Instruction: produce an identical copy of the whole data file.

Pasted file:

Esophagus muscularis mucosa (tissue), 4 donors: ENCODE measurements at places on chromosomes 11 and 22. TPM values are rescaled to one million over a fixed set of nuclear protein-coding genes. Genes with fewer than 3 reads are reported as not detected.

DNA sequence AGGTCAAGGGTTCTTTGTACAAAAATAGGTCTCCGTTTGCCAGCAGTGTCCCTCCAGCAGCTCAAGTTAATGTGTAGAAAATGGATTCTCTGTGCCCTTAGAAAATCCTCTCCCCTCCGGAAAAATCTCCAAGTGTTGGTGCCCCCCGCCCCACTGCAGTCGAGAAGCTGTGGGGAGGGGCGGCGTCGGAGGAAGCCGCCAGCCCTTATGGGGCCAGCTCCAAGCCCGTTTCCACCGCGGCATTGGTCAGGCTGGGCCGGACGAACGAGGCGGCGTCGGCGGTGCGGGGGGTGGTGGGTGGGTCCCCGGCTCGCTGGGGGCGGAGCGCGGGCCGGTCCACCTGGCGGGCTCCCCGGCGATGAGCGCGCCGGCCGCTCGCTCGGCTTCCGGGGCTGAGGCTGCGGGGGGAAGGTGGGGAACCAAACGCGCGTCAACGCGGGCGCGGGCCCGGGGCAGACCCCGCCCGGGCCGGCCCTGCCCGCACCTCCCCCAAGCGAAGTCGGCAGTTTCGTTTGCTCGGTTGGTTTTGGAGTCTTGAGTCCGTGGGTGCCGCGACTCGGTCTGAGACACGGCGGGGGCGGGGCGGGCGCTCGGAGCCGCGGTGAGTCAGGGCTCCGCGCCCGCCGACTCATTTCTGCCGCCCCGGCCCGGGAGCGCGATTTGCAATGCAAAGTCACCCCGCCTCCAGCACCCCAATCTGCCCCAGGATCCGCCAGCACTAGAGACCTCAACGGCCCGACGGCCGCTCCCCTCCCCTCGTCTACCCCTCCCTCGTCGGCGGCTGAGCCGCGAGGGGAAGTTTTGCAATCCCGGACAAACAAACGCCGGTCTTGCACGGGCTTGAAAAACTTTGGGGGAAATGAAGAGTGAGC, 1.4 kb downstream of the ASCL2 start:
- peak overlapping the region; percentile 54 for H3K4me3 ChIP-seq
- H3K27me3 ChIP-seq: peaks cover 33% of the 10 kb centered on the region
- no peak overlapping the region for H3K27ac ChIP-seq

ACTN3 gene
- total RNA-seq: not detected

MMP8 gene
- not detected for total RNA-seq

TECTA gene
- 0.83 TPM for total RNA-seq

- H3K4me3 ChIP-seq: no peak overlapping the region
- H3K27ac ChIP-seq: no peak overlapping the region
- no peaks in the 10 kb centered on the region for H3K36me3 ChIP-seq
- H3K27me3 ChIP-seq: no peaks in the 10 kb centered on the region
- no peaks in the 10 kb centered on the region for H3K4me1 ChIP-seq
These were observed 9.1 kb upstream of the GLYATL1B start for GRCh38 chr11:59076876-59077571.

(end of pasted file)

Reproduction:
Esophagus muscularis mucosa (tissue), 4 donors: ENCODE measurements at places on chromosomes 11 and 22. TPM values are rescaled to one million over a fixed set of nuclear protein-coding genes. Genes with fewer than 3 reads are reported as not detected.

DNA sequence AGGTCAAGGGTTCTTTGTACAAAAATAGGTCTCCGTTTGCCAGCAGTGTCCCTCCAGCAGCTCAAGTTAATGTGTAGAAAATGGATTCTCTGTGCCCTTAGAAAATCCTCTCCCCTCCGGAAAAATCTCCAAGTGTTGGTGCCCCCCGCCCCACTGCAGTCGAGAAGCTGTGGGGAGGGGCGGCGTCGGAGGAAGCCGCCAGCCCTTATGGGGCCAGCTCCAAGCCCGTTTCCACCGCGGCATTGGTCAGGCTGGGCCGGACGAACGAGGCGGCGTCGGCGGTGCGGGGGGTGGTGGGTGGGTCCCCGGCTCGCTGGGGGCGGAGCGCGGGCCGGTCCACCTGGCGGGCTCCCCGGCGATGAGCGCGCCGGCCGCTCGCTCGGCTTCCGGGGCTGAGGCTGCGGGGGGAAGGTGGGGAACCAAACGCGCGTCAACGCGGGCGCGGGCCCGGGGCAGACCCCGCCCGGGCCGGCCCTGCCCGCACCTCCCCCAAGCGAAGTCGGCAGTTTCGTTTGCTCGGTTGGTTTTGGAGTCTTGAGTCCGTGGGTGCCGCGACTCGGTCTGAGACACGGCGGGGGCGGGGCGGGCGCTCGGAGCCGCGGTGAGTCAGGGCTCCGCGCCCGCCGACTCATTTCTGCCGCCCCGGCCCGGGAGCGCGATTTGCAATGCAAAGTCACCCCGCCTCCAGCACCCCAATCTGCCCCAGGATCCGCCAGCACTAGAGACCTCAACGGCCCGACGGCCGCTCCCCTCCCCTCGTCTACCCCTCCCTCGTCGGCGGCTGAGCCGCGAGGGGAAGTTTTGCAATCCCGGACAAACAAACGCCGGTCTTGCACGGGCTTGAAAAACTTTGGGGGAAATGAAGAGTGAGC, 1.4 kb downstream of the ASCL2 start:
- peak overlapping the region; percentile 54 for H3K4me3 ChIP-seq
- H3K27me3 ChIP-seq: peaks cover 33% of the 10 kb centered on the region
- no peak overlapping the region for H3K27ac ChIP-seq

ACTN3 gene
- total RNA-seq: not detected

MMP8 gene
- not detected for total RNA-seq

TECTA gene
- 0.83 TPM for total RNA-seq

- H3K4me3 ChIP-seq: no peak overlapping the region
- H3K27ac ChIP-seq: no peak overlapping the region
- no peaks in the 10 kb centered on the region for H3K36me3 ChIP-seq
- H3K27me3 ChIP-seq: no peaks in the 10 kb centered on the region
- no peaks in the 10 kb centered on the region for H3K4me1 ChIP-seq
These were observed 9.1 kb upstream of the GLYATL1B start for GRCh38 chr11:59076876-59077571.